Where Logic Meets Love

Adulthood, the Future, and Our Weird, Beautiful Lives

Sunday, February 26, 2012

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Today's inspiration comes from another YouTube video. You don't have to watch it to read the post, but I think you'll be glad you did.


There are a lot of things I love about this video.

Adulthood

Since I recently wrote about how much of my time gets sucked away by customer service problems, I thought his comment that "adulthood primarily consists of standing in line and being on hold" was one of those statements that is both funny and sad because of its truth.

But aside from that, his comment that he thought adulthood would consist of having interesting conversations about great books made me exceptionally grateful for the blogosphere and my fantastic readers specifically, since even as an adult I do get to continue having interesting and challenging discussions -- sometimes about books, but also about religion, marriage, politics, education, sex, and all of the other topics I find fascinating.


How the Future Unfolds

By chronicling the career paths he and his friends took after college, he deftly dismantles the notion that our college dreams (and majors) somehow dictate our future. And hearing the paths that he and Randy each took, I was reminded again that it's impossible to predict exactly how our future will unfold because so much happens in response to unexpected events. I mean, no one says to himself, "Yes, I am going off to make films and think that I will end up writing for a magazine because my friend who is going to divinity school is going to drop out and end up working for a magazine and will want to hire me."

I'm less than three years out of college and I could have never predicted when I graduated that I would be working not in publishing but in data analysis. You don't plan for things like, "I'll get an administrative assistant job because I'm desperate and then the director of assessment is going to move onto the floor where I'm working and I'm going to be bored and looking for extra work and that's how I'll end up running the entire school's course evaluation system."

I believe this is what Ramit Sethi calls "being open to serendipity."


What Life is Really About

What I love most about this video is when John points out that, as cool and crazy as it is that he and his friend are both atop the New York Times' Bestsellers List, that isn't what gives meaning and beauty to his life. His friendship with Randy is wrapped up not in their career accomplishments but in the times they've spent together and the memories associated with those.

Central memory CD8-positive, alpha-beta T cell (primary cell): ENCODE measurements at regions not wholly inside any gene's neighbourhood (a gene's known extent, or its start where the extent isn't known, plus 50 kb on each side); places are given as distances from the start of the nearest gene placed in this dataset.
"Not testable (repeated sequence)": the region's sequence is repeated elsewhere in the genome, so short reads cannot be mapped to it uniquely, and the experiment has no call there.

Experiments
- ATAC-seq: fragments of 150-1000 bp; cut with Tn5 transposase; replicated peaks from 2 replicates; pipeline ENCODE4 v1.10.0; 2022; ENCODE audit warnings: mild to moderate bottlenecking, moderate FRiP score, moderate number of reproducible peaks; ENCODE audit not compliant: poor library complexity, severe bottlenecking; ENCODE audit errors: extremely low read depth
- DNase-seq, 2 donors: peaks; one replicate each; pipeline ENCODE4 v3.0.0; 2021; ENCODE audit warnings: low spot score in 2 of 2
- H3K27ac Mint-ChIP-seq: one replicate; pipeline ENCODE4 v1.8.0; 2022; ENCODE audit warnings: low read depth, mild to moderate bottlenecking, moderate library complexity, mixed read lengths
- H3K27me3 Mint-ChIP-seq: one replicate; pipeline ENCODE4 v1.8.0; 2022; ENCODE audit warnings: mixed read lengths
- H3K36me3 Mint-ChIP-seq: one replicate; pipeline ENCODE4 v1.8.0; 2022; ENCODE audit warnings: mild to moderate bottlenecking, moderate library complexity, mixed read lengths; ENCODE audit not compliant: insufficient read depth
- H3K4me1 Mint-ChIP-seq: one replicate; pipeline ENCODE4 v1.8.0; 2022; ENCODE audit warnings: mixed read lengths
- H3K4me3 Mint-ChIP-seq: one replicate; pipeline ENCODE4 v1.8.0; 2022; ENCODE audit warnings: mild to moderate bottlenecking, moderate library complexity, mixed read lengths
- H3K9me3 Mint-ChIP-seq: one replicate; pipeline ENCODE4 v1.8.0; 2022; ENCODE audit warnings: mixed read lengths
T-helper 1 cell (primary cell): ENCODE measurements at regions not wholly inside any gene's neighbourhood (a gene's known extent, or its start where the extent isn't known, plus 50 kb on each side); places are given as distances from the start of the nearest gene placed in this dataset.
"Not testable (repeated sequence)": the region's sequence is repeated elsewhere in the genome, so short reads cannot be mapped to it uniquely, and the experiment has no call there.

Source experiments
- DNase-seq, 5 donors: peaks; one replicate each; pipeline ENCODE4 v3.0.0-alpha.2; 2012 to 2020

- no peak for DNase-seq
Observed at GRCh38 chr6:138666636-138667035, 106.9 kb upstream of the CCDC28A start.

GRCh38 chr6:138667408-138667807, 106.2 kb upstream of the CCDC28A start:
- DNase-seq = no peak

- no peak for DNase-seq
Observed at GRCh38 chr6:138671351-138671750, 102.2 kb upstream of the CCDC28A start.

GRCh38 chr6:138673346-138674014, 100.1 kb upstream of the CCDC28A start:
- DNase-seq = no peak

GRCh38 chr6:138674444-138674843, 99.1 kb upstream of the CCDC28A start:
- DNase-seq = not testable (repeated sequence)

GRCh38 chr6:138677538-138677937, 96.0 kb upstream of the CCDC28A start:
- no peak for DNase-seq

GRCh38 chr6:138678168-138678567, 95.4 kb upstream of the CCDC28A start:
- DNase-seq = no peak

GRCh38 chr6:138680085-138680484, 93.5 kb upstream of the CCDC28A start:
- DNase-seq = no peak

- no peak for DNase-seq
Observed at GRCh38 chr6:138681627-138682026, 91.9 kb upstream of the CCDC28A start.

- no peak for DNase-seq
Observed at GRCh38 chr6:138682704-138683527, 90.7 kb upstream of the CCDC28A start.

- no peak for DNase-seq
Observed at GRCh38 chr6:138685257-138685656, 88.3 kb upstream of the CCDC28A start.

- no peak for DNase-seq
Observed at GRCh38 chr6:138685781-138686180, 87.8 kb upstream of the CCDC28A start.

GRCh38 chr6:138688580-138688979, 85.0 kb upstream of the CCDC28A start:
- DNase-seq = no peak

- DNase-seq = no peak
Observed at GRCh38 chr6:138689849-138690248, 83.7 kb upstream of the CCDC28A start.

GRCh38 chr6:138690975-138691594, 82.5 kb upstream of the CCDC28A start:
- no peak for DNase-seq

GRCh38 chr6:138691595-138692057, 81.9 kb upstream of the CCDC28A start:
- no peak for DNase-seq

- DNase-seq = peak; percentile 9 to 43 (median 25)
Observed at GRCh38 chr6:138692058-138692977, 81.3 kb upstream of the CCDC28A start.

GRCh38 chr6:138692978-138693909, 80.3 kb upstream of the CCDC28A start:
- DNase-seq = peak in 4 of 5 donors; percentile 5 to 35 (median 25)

What does it mean to have a "successful" life? We will not all have the opportunity to be on the New York Times' Bestsellers List, or whatever the equivalent is in our own lines of work, but we all have the opportunity to build strong and lasting relationships. John has had the good fortune to have both experiences, and he places more stock in those relationships and memories. That should be a clue to the rest of us about where our time and energy are most valuably spent.


Also, I enjoy getting to see John Green as a dorky college student :)

4 comments:

  1. Wow, thanks for sharing that one! I love it. I graduated from college and did exactly what I wanted to do, teach science in a science museum. Then 6 years later decided I wanted to go back to school and study religion and women's studies. I have decided that you never know what you want to be when you grow up.

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  2. @Jacki
    I think the idea that you are going to be *one* thing when you "grow up" is a relic of a previous era, in which people learned a trade and then stayed in that trade their entire life. Now it's far more common to change jobs and even industries multiple times over the course of your life, and I wish that our common language (e.g., the phrases we use, the questions we ask young people) reflected that reality. If you have the opportunity to follow several different passions in your lifetime, that's a blessing, not a sign that you haven't settled down or find your one right place yet.

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  3. So I am a new follower and I just had to comment on this post because it is just so relevant to me .. it's almost eery. I am starting a new job working as a customer relations support specialist (or something like that.. my title makes no sense to me) and I graduated in May with an international affairs major from a ridiculously good university and I have really been struggling with this first job of mine... but I keep reminding myself that it's okay... And this is what life is about- those unexpected changes and little bumps in the road that turn out to actually be just helping me get where I am supposed ot go anyways... so really nice post :)

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  4. @Jessica
    Thanks so much for your comment, and welcome to the blog! I saw on your blog that you've started a happiness project, which is awesome. I did one last year; you can see all my monthly recaps here.

    Congrats on your new job! The great thing about branching out into a new field is that you're diversifying your experience and your skills--so you may end up loving this field, and now you're building up experience in it, or you may hate it and then you can go back to the job market with your international affairs education and your customer relations skills :) Win-win! (I do job search coaching, so this kind of stuff is near and dear to my heart!)

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